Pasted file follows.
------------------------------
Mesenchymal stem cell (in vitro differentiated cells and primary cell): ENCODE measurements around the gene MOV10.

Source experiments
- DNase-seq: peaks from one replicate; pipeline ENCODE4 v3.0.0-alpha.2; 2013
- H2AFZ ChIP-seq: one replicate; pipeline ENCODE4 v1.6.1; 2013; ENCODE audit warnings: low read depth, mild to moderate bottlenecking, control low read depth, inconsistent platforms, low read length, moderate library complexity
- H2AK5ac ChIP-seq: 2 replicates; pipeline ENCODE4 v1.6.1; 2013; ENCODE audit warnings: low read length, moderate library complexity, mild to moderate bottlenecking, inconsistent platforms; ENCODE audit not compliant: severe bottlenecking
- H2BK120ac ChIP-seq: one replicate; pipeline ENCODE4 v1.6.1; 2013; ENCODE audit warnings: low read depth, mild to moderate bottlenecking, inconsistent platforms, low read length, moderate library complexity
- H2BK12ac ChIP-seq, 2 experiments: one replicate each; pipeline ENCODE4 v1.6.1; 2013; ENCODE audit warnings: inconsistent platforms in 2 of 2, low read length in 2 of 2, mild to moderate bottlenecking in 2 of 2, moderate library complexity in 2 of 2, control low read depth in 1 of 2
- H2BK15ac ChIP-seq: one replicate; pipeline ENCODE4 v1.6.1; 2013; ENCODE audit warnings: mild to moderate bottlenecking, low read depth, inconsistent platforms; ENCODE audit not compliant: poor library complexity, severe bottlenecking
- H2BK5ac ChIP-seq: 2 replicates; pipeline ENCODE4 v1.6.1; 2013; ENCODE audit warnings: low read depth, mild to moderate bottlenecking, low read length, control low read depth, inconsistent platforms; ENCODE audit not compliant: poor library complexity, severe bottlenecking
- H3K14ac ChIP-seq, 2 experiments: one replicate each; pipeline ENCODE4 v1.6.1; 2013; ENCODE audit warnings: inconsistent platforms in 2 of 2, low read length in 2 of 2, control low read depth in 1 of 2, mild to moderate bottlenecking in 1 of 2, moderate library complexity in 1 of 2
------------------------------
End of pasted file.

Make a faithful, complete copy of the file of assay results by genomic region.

Mesenchymal stem cell (in vitro differentiated cells and primary cell): ENCODE measurements around the gene MOV10.

Source experiments
- DNase-seq: peaks from one replicate; pipeline ENCODE4 v3.0.0-alpha.2; 2013
- H2AFZ ChIP-seq: one replicate; pipeline ENCODE4 v1.6.1; 2013; ENCODE audit warnings: low read depth, mild to moderate bottlenecking, control low read depth, inconsistent platforms, low read length, moderate library complexity
- H2AK5ac ChIP-seq: 2 replicates; pipeline ENCODE4 v1.6.1; 2013; ENCODE audit warnings: low read length, moderate library complexity, mild to moderate bottlenecking, inconsistent platforms; ENCODE audit not compliant: severe bottlenecking
- H2BK120ac ChIP-seq: one replicate; pipeline ENCODE4 v1.6.1; 2013; ENCODE audit warnings: low read depth, mild to moderate bottlenecking, inconsistent platforms, low read length, moderate library complexity
- H2BK12ac ChIP-seq, 2 experiments: one replicate each; pipeline ENCODE4 v1.6.1; 2013; ENCODE audit warnings: inconsistent platforms in 2 of 2, low read length in 2 of 2, mild to moderate bottlenecking in 2 of 2, moderate library complexity in 2 of 2, control low read depth in 1 of 2
- H2BK15ac ChIP-seq: one replicate; pipeline ENCODE4 v1.6.1; 2013; ENCODE audit warnings: mild to moderate bottlenecking, low read depth, inconsistent platforms; ENCODE audit not compliant: poor library complexity, severe bottlenecking
- H2BK5ac ChIP-seq: 2 replicates; pipeline ENCODE4 v1.6.1; 2013; ENCODE audit warnings: low read depth, mild to moderate bottlenecking, low read length, control low read depth, inconsistent platforms; ENCODE audit not compliant: poor library complexity, severe bottlenecking
- H3K14ac ChIP-seq, 2 experiments: one replicate each; pipeline ENCODE4 v1.6.1; 2013; ENCODE audit warnings: inconsistent platforms in 2 of 2, low read length in 2 of 2, control low read depth in 1 of 2, mild to moderate bottlenecking in 1 of 2, moderate library complexity in 1 of 2